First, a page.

Understanding Mediators and Gender Assumptions: Focusing on the Sin not the Sinner
Students want you to know who they are as individuals and they desperately want to seamlessly meld into the crowd, unnoticed and left alone.
This developmental tug of war has much to do with gender identification and remains a challenge for educators who want to take care of the individual needs of their students and who, they themselves, struggle with implicit thinking concerning gender and gender roles.
This is also where we need to take much greater care in terms of making causal claims about sex differences and their relationship to educational outcomes when they are, instead, really indicators of correlative distinctions. The danger of making assumptions about “discovering” sex differences which are connected to school performance, is that they often end up being interpreted as definitive genetic differences between the sexes. There is a long leap between the level of hormone secretion in early development and why a student might do poorly on her latest geometry exam or his essay on Kafka.
Mediators, such as self efficacy, stereotype threat, or previous histories and experiences with learning are not only more likely to be causally related but more easily identified and addressed in order to support students and create meaningful corrective interventions. Mediators are learned experiences, often through cultural cues or implicit behavioral practice, that can short circuit or interfere with a child’s ability to learn or acquire knowledge. In that they are also measurable releases educators from black and white thinking about a student’s actual abilities and capacities rather than so easily confused with our own biases and prejudices. (See source below)* Social construction and how we view gender, race and identity are too easily categorized as some form of genetic determinism to get us off the hook from truly examining thoughts and attitudes ingrained within us through cultural bias.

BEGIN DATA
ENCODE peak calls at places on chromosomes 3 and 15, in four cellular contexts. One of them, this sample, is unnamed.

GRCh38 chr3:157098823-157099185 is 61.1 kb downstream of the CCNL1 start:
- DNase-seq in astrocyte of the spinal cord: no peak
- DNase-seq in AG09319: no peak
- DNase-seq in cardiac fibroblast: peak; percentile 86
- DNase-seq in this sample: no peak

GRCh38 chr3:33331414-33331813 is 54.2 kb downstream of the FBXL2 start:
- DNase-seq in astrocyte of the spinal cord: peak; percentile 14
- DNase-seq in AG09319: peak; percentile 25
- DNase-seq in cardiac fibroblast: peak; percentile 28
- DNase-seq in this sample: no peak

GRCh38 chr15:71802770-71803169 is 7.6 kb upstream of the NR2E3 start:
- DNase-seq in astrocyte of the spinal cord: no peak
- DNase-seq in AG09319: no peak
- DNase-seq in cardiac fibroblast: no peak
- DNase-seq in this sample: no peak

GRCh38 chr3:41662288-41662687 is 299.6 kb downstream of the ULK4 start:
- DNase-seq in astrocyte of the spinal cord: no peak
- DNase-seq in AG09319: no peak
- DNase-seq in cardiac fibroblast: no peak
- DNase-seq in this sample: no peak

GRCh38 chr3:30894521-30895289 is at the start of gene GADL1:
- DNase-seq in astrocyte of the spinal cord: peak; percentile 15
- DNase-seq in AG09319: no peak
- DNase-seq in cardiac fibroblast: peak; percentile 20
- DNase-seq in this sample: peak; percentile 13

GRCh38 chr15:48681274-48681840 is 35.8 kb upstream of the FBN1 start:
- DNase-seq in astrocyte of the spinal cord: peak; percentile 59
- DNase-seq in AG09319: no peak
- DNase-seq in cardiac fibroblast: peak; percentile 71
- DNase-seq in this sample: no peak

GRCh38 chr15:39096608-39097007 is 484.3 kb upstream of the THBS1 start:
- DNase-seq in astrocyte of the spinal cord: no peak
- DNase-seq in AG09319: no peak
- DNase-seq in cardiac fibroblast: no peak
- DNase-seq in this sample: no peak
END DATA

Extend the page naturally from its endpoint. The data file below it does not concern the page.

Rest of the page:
There is a long leap between the level of hormone secretion in early development and why a student might do poorly on her latest geometry exam or his essay on Kafka.
And what is the evidence that these mediators are the culprit? Over the past 40 years, as awareness and impetus for change regarding women in math performance has been a concern, young girls and women have significantly closed the gap in results on standardized tests with males and even more significantly in regard to classroom success. If genetic sex differences were the culprit, we would have seen very little to no change, even with thoughtful interventions and changes in teacher practices. Furthermore, if the genetic markers of gender were a pre-determination of cognitive abilities, such as math attainment, then we would see these trends globally across cultures and societies. Not so. Many cultures, particularly in Asian countries, that do not perceive these biases of math abilities according to gender, do not have gaps in performance either in schools or standardized exams. In speaking to educators from Asian countries at conferences, they cannot even understand how we think this way about women or men in regard to any area of educational attainment in schools. In other words, they think we are kind of nuts.
Taking care of these mediators also allows us to more easily address the sin not the sinner. By paying attention to a child’s sense of self confidence or their anxiety over competing with each other in a subject previously perceived as gender based, we can focus on the child in front of us regardless if they are a boy or a girl.
*Caplan, C.B. & Caplan P.J. (2005) The Perseverative Search for Sex Differences in Mathematics Ability. In A.M Gallagher & J.C. Kaufman. Gender Differences in Mathematics: An Integrative Psychological Approach. (pp. 25-47). Cambridge, Eng. Cambridge University Press.